You have hit on the major challenge to the frequentist interpretation
As a preliminary observation, the usual examples of non-repeatable events used for this question relate to predictions of one-off things like the outcome of an election. Unlike your vase example, these are situations where the event of interest is not repeatable, even in principle. For example, if a polling firm was previously attempting to determine the probability that Obama would beat Romney in the 2012 US election, what is the frequentist interpretation of the probablity of this one-off event (in the non-repeatable context in which it occurs)? I will make reference to these kinds of events rather than your vase event, since they better capture the philosophical issue you are raising.
What you have hit on here is really the main philosophical challenge made against the frequentist interpretation of probability. We often wish to make probabilistic predictions in relation to one-off events that occur in a very specific context and which cannot be repeated in the same context. Much of the discipline of predictive analysis applies to one-off events and probability and statistics seems like a natural discipline to use to inform such prediction. For example, a polling company might want to determine the probability that Obama will beat Romney in the 2012 election. (Imagine asking this question in, say, late October of 2012, when we don't yet know the answer.) But what, if anything, would the "probability" of this one-off event mean in the frequentist paradigm? Even if people were to run the presidential election between Obama and Romney over and over again, after the first time it would never again occur under the same political context as the one that was of actual interest (and so it would not really be a repitition of the same election). So the question to the frequentist is: Can we use probability in such cases, and if so, how can it be accorded the frequentist interpretation?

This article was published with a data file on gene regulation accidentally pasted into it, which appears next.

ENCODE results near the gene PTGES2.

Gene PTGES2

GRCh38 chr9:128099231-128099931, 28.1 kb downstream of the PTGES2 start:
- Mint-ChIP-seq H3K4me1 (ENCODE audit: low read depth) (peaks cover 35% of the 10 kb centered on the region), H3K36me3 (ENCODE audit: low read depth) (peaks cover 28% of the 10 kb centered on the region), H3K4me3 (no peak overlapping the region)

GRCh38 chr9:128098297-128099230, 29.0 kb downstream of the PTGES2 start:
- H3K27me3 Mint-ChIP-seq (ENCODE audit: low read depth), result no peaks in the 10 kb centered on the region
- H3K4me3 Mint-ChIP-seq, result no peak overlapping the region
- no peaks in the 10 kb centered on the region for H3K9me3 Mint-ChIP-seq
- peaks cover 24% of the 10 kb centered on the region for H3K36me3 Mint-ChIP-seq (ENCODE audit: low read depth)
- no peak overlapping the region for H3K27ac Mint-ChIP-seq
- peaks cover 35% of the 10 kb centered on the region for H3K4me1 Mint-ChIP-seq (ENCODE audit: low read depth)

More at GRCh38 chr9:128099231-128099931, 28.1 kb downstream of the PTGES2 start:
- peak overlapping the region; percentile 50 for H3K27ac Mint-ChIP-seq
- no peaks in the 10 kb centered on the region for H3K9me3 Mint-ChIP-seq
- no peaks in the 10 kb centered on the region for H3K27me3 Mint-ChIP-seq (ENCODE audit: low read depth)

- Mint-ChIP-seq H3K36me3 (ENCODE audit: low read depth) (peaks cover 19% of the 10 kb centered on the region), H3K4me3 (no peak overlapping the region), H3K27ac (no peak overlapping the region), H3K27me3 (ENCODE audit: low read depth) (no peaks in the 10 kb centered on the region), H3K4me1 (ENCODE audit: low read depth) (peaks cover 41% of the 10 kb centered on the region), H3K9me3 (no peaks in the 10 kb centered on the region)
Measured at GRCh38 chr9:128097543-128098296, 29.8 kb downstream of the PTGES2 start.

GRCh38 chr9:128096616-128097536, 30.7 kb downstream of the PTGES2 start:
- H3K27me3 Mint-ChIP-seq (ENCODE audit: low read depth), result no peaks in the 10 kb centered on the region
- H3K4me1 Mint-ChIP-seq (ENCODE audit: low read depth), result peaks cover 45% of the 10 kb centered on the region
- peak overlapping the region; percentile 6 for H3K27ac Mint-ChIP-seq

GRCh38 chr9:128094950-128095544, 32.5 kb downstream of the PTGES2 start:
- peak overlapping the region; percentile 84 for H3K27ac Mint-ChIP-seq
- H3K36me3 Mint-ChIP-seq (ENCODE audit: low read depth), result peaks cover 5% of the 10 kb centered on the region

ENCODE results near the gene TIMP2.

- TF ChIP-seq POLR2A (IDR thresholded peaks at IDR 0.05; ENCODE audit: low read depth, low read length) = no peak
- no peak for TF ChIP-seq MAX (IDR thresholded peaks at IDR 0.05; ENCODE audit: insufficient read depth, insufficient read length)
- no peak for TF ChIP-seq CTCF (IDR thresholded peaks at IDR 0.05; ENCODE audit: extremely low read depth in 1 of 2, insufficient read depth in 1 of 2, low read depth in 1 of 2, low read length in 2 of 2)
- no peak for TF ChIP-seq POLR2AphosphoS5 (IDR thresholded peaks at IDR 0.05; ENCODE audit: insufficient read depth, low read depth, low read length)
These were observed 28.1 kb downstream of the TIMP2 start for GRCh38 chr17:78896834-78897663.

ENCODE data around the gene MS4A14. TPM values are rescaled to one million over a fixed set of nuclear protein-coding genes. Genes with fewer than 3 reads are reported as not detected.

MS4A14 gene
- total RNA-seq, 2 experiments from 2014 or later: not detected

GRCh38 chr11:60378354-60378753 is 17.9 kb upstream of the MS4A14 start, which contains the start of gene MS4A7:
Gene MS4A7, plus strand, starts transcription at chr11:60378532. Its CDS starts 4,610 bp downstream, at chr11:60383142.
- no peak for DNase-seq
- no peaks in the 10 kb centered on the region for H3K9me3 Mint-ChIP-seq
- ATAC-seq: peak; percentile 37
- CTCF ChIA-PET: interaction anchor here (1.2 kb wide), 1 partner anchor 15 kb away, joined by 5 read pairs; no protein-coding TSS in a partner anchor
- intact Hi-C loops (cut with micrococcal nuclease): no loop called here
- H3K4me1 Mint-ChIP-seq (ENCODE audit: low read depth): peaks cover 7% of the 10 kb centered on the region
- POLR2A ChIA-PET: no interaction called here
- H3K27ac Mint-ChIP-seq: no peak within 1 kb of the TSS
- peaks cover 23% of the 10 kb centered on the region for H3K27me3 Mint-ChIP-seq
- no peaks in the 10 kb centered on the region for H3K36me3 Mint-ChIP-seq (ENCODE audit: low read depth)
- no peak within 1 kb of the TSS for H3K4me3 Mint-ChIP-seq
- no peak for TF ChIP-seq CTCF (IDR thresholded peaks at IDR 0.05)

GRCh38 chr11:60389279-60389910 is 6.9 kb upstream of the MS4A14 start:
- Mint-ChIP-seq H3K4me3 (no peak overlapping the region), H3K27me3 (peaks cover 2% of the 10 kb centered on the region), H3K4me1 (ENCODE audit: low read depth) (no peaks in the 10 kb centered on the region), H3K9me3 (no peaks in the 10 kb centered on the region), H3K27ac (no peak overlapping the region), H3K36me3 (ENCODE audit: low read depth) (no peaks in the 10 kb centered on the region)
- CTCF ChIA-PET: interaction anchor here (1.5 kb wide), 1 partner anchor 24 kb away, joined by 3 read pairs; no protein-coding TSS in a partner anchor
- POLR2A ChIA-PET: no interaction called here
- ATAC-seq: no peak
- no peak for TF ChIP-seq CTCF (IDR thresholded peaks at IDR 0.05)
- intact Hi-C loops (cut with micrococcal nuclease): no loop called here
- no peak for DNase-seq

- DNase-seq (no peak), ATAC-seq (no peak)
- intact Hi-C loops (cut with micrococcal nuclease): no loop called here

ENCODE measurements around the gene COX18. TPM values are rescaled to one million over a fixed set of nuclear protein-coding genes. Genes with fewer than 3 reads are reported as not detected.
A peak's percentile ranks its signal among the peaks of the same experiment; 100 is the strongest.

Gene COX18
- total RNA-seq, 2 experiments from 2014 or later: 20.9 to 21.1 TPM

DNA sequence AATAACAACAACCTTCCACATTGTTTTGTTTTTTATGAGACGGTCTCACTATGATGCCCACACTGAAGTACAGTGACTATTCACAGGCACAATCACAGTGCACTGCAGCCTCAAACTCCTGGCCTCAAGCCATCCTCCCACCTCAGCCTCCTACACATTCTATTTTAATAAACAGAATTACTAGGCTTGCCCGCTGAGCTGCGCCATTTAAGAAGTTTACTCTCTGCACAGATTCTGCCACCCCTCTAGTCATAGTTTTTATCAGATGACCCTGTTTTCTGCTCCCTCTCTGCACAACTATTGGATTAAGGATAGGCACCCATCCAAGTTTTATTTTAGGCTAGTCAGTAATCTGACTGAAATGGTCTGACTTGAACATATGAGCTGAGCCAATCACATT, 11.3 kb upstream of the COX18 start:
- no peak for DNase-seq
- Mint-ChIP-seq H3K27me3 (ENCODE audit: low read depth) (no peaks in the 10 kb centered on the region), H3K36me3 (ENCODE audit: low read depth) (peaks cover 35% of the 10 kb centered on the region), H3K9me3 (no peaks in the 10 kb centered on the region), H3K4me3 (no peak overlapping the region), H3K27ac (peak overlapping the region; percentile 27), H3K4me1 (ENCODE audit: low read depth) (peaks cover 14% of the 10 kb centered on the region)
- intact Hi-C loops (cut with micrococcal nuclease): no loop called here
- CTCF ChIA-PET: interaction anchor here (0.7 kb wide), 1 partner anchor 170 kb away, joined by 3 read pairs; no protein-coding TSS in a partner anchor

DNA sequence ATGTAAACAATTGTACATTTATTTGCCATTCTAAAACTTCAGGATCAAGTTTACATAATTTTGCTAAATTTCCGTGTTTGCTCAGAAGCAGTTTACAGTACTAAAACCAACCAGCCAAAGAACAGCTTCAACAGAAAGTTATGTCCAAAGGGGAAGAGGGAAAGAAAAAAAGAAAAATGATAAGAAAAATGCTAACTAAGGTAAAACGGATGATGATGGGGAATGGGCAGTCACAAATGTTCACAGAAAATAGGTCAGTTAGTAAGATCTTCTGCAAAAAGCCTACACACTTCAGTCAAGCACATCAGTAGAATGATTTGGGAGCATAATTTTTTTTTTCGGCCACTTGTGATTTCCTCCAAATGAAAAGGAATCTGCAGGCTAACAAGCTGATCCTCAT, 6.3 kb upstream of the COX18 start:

Frequentists have generated two main answers to this challenge. One answer to this challenge is that we shouldn't use probability in such contexts and that the attempt to do so is illusory because the event under consideration is non-repeatable even in principle. This view delimits the application of probability and statistics and says that it should only be applied in a relatively narrow class of problems where we have events that are (at least in principle) repeatable. In that case it is possible to deploy the frequentist interpretation with respect to the infinite sequence of repititions that is (in principle) possible. Another answer to this challenge is to invoke the metaphysical hypothesis of a "multiverse" and say that any event that is a one-off event in our own universe is just one manifestation of an infinite set of outcomes under the same context that occur (or in principle could occur) in parallel universes. This view claims that any event is (in principle) repeatable by virtue of the fact that other outcomes were possible and that all possible outcomes occurs in "some universe". As you can see, these issues stray into philosophical territory and raise questions about the admissibility and sensibleness of speculating on unobserved (and unobservable) repititions of an experiment or event. There may be other answers I'm unfamiliar with, but they would probably be variations of these two general strategies (i.e., either delimit the scope of application of probability, or somehow assert that all events are repeatable in principle).
While I would encourage you to read more broadly on philosophy and probability to learn more about this topic, my own view is that neither of the above responses of the frequentist viewpoint are satisfactory. My view is that the frequentist approach to probability cannot explain probability in all contexts and so should not be seen as a valid basis for probability theory. The more sensible approach is to view probability as an epistemological concept --- a decision-making tool developed to assess uncertainty, subject to some important measurement and consistency desiderata. As I've noted in many other posts (see e.g., here and here), the frequentist interpretation is valid to the extent that it essentially just asserts the LLN --- all practitioners of all philosophical schools that use probability accept the LLN and thereby accept the frequentist interpretation in contexts where it applies.